Before making our neural network first we need to collect useful features from each audio file.


Speech Preprocessing


Turn Sounds into Numbers


Sound is vibrations that propagate as an acoustic wave. The first step in working with audio files is to turn the audio wave into numbers so that you can feed this into your machine learning algorithm. You can think of sound as waves that move over time and can be plotted as seen below:



You can measure the height of this wave at equal intervals. This is exactly what the sampling rate means. You are basically doing thousands of samples every second. Each point represents the amplitude of your audio file at the instant t and will be turned into an array of numbers.

Note: The Nyquist Shannon theorem establishes the rule that sampling rate should be at least two times the highest frequency component of the audio to capture the right components and build your samples. The habitual hearing frequency range of a healthy young person is from 20 to 20,000Hz [2].


Feature Extraction


We are going to collect five different features from each audio and fuse them in a vector.

  • Melspectrogram: Compute a Mel-scaled power spectrogram
  • MFCC: Mel-frequency cepstral coefficients. The shape of the vocal tract manifests itself in the envelope of the short time power spectrum, and the job of MFCCs is to accurately represent this envelope. More details in [3]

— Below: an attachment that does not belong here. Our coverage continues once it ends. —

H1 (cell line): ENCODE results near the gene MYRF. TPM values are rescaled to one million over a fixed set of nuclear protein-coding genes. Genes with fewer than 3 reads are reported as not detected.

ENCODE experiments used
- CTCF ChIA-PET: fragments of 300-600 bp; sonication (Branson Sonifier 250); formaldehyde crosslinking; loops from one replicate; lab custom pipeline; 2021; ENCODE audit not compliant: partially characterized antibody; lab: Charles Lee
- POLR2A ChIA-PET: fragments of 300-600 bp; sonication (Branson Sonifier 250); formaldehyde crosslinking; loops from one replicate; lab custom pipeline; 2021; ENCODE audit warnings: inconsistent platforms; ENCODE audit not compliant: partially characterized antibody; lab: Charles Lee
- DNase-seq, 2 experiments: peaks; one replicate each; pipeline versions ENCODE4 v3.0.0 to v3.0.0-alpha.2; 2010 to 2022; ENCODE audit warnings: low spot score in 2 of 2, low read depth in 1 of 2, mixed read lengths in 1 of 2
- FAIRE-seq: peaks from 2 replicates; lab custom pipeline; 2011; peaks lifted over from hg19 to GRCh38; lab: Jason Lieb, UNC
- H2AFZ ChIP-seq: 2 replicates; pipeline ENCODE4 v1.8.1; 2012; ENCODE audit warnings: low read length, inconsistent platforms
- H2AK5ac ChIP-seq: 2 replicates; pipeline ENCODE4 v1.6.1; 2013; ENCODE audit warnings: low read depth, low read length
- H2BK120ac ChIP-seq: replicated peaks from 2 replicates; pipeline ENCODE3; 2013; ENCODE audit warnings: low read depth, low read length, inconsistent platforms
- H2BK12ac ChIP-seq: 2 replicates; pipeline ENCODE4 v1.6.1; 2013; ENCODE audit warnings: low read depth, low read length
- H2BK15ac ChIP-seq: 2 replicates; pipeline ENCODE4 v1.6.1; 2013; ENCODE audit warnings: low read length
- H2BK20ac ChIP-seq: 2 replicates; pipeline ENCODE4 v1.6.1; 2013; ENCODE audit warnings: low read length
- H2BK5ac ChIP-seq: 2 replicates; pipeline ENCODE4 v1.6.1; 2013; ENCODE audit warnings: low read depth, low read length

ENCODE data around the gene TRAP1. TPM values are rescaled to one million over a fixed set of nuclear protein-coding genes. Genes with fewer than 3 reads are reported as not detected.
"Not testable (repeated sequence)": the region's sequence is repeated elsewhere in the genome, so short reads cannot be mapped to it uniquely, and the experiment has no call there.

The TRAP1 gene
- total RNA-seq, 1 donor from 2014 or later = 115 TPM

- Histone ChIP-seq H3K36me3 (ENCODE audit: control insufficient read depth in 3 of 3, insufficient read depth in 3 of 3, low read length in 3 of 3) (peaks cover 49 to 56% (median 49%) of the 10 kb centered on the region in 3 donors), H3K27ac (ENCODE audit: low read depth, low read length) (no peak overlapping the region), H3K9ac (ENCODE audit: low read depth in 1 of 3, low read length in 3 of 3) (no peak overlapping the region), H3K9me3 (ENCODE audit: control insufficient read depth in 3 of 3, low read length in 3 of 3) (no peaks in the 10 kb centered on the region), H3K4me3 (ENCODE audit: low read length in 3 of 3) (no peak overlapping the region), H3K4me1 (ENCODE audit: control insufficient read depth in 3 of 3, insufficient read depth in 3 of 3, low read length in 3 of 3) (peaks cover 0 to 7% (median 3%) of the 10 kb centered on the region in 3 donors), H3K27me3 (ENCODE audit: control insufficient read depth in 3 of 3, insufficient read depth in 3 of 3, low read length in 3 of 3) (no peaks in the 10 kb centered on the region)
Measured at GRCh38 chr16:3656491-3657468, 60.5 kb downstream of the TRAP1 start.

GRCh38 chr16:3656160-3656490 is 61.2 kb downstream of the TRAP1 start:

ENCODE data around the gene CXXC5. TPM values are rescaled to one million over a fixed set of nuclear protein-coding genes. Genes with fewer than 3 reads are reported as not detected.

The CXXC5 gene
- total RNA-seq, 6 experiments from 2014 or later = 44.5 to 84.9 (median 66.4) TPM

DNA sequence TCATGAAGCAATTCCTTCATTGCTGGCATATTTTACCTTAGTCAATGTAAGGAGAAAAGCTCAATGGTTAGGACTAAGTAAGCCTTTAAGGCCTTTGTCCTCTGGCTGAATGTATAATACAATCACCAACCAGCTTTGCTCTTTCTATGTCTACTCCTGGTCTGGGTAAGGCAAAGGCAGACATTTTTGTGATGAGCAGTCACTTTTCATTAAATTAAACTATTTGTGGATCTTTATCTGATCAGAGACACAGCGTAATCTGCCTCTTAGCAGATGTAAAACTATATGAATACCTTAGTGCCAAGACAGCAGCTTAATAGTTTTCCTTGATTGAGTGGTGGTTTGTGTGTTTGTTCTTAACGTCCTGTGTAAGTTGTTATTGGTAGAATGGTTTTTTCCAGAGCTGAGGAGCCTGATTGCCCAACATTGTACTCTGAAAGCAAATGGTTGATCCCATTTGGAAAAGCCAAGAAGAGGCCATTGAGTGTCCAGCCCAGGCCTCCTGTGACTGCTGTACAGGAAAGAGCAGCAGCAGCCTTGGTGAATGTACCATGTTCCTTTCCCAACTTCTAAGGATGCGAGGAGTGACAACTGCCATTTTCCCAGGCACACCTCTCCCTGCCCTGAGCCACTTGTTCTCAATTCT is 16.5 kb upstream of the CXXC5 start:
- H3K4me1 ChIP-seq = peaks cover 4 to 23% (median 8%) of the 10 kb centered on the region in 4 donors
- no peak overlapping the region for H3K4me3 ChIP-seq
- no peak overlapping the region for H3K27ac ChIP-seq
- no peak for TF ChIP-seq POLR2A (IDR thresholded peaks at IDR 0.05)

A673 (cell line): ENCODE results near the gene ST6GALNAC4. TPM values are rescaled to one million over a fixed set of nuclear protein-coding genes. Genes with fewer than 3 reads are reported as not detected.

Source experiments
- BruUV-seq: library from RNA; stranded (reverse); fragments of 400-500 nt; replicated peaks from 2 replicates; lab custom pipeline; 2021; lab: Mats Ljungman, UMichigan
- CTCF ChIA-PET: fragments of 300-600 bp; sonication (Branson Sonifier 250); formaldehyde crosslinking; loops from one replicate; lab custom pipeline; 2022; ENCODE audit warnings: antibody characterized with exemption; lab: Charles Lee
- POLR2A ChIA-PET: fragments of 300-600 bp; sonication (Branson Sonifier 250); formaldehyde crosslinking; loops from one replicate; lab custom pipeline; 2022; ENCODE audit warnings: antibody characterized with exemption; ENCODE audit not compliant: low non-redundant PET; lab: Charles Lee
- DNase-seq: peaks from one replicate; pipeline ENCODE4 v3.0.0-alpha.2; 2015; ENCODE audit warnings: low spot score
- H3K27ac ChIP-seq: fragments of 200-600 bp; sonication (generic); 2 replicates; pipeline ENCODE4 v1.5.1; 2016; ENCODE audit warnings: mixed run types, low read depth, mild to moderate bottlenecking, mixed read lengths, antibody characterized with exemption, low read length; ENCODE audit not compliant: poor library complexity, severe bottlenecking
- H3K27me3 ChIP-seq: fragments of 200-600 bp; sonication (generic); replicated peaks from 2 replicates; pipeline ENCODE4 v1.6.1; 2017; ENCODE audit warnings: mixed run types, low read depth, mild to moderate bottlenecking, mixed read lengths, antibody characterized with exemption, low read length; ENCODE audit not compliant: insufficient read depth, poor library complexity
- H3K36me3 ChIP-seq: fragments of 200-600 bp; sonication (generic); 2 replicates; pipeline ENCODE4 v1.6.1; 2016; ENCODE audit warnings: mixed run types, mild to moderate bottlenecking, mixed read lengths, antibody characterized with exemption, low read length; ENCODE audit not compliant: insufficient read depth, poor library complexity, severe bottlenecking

• Chorma-stft: Compute a chromagram from a waveform or power spectrogram
  • Spectral_contrast: Compute spectral contrast, using method defined in [4]
  • Tonnetz: Computes the tonal centroid features (tonnetz), following the method of [5]


If you do not know about all these, no need to worry. The Python package Librosa will do all the work for you.



So each audio file will have a fixed vector size of 193. The functions used for this purpose are taken from [6]. Keep in mind that getting to this point took me some time. It is very important that you understand how to use the librosa library to extract audio features as this will definitely impact the results of your model.


Default Model



Our deep neural network consists of:

  • One input layer
  • One hidden layers
  • Drop out
  • One hidden layers
  • Drop out
  • One hidden layer
  • Drop out
  • One output layer.


This architecture was randomly chosen (you should try a different one). Dropout rate is used to prevent overfitting during the training phase. If you do not know how to define a DNN then keras documentation can help you.